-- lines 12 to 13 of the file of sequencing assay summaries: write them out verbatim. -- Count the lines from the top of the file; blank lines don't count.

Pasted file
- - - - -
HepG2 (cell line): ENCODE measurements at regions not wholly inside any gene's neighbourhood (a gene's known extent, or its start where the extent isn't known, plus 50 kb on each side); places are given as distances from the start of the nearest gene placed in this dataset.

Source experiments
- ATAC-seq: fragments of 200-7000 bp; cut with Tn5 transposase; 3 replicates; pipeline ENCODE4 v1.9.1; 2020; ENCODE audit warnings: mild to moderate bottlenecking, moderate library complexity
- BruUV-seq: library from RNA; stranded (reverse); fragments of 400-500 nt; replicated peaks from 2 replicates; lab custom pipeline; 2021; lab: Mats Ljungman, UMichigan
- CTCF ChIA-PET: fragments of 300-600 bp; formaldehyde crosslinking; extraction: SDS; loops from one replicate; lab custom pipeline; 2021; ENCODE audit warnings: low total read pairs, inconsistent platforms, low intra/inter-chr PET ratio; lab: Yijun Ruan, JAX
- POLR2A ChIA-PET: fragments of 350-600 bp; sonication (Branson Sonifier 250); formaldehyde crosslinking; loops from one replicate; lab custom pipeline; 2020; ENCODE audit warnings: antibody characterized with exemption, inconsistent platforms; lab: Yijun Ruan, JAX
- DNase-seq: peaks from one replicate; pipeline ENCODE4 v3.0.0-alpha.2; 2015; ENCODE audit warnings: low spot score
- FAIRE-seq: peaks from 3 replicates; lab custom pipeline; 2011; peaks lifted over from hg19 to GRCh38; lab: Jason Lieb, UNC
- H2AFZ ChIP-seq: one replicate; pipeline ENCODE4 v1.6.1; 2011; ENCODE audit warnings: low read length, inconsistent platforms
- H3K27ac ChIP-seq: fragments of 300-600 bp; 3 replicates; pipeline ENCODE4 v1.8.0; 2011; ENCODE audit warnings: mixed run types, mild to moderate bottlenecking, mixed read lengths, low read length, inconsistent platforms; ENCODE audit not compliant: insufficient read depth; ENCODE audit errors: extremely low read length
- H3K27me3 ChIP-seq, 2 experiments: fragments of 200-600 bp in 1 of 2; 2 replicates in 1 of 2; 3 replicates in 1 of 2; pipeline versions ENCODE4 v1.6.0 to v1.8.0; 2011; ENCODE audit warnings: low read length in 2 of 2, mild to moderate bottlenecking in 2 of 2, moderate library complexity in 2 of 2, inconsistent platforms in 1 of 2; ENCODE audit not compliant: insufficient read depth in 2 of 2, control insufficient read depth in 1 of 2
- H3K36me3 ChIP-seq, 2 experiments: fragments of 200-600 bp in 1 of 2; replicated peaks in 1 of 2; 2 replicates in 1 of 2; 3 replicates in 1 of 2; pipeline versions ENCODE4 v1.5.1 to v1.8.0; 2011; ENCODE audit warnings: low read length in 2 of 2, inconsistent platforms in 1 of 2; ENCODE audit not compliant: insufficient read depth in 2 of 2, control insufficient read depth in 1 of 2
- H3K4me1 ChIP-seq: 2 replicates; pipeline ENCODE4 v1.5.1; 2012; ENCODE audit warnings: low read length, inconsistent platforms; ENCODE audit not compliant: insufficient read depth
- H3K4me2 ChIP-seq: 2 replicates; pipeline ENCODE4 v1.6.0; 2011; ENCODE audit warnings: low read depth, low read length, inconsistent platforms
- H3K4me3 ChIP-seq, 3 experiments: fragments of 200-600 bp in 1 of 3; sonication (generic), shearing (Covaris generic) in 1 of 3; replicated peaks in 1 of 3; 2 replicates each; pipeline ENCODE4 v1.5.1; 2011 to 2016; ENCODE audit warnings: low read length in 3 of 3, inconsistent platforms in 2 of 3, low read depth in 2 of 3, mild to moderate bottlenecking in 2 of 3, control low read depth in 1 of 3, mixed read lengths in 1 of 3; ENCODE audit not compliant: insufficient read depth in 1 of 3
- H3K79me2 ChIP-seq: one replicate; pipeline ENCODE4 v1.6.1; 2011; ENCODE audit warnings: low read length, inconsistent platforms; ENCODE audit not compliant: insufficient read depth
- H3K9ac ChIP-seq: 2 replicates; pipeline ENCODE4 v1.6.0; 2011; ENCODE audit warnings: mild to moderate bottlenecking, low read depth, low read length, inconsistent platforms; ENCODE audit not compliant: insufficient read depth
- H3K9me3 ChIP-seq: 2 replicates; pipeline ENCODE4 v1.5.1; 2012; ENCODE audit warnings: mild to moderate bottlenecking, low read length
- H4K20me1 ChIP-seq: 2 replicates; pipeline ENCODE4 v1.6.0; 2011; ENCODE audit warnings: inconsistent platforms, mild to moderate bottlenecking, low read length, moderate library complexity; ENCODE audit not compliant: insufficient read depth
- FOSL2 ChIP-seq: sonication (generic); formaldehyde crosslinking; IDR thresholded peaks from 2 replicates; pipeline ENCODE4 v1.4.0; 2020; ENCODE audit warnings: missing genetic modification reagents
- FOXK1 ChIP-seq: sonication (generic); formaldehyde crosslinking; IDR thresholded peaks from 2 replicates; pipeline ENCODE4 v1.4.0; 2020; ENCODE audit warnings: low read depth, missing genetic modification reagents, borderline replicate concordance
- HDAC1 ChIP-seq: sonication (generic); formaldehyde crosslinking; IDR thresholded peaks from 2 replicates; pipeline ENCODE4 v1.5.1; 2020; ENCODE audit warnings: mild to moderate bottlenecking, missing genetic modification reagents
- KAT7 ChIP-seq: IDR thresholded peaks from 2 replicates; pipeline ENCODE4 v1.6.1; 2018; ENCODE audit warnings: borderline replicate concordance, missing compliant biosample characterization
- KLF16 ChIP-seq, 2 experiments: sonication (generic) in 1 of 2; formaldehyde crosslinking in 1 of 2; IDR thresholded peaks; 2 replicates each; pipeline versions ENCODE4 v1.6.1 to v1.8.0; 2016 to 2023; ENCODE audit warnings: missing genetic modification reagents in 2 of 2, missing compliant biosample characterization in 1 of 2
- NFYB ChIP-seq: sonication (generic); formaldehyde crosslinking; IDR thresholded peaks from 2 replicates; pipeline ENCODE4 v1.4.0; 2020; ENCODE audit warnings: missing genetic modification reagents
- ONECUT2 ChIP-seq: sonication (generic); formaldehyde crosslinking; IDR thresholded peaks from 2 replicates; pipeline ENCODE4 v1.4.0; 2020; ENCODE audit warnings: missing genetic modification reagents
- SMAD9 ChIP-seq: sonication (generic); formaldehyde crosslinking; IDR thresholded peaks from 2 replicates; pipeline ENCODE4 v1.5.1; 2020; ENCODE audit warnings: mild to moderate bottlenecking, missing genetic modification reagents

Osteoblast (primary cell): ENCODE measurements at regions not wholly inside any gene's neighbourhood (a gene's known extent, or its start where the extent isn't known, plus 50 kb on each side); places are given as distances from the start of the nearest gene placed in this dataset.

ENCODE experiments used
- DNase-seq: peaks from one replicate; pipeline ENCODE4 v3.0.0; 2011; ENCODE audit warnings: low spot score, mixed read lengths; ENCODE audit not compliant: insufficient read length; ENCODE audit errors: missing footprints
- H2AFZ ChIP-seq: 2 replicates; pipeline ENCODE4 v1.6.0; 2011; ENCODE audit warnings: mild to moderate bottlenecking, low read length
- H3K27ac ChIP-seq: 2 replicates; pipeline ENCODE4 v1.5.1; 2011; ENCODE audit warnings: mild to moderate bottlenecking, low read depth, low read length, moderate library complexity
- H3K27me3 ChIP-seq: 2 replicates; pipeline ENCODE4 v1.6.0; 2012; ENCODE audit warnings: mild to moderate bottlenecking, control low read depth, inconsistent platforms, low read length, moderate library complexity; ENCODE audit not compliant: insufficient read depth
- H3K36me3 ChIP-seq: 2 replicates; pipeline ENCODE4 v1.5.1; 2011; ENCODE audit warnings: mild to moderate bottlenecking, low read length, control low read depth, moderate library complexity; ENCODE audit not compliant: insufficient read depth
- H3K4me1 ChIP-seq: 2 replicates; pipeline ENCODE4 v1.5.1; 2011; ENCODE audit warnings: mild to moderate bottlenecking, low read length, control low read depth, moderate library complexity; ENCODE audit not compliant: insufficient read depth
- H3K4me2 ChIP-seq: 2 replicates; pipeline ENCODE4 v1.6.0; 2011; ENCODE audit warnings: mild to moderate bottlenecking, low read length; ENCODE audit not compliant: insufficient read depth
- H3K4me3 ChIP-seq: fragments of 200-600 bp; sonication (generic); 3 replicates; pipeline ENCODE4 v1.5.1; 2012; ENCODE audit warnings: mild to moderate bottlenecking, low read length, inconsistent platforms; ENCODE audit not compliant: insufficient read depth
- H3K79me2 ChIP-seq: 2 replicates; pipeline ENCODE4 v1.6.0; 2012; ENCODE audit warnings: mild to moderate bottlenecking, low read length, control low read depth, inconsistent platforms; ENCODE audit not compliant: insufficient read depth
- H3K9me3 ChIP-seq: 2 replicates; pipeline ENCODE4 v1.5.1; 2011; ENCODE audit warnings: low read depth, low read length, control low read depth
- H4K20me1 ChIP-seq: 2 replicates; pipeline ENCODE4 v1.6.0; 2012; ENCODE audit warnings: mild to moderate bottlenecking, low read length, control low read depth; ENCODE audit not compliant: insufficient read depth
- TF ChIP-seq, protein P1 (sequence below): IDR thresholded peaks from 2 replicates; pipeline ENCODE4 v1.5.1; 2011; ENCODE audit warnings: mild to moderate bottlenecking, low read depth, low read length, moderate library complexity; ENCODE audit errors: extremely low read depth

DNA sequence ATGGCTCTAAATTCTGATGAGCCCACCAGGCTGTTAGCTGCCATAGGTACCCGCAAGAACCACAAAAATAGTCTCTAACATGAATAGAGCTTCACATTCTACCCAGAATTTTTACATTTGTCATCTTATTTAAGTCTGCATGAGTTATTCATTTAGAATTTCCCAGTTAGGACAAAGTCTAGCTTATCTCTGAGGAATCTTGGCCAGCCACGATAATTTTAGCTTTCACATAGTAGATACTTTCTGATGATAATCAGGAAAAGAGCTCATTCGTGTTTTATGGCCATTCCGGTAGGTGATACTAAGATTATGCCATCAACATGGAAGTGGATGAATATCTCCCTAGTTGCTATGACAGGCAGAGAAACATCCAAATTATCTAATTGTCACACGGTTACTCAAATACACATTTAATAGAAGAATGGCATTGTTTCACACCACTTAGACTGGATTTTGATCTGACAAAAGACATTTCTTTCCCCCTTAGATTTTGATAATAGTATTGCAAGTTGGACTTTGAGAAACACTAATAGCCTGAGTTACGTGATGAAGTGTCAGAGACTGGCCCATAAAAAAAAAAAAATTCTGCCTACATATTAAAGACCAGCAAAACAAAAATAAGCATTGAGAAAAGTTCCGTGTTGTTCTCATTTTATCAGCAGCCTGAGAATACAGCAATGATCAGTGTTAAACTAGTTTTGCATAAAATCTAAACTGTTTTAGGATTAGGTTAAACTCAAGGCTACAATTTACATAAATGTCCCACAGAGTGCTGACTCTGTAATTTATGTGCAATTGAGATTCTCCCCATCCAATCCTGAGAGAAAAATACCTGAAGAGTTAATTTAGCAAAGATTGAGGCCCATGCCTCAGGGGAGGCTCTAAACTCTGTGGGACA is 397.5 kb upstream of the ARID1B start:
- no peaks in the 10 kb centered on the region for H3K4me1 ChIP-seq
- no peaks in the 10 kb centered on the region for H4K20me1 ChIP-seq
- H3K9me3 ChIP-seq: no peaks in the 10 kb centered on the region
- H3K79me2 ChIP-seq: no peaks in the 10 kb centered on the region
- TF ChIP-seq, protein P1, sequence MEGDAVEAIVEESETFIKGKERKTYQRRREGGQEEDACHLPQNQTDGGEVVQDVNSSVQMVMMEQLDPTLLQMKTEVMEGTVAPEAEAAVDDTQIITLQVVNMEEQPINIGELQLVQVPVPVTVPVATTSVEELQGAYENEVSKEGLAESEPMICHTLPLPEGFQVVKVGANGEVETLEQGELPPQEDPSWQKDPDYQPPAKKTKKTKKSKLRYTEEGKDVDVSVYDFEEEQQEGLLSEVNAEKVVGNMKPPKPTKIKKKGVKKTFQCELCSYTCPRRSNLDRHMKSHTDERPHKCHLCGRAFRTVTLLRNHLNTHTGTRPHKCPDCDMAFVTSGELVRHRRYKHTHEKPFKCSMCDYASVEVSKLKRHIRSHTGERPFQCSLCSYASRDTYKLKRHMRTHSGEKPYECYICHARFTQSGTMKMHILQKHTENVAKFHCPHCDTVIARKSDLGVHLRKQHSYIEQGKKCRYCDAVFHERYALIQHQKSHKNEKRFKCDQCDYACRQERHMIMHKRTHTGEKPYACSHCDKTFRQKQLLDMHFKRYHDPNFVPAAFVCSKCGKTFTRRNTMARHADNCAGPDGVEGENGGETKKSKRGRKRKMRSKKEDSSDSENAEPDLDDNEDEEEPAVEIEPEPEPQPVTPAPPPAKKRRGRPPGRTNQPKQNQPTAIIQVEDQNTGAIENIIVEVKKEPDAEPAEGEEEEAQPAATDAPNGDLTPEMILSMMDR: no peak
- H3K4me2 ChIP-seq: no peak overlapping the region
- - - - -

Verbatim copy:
- H3K36me3 ChIP-seq, 2 experiments: fragments of 200-600 bp in 1 of 2; replicated peaks in 1 of 2; 2 replicates in 1 of 2; 3 replicates in 1 of 2; pipeline versions ENCODE4 v1.5.1 to v1.8.0; 2011; ENCODE audit warnings: low read length in 2 of 2, inconsistent platforms in 1 of 2; ENCODE audit not compliant: insufficient read depth in 2 of 2, control insufficient read depth in 1 of 2
- H3K4me1 ChIP-seq: 2 replicates; pipeline ENCODE4 v1.5.1; 2012; ENCODE audit warnings: low read length, inconsistent platforms; ENCODE audit not compliant: insufficient read depth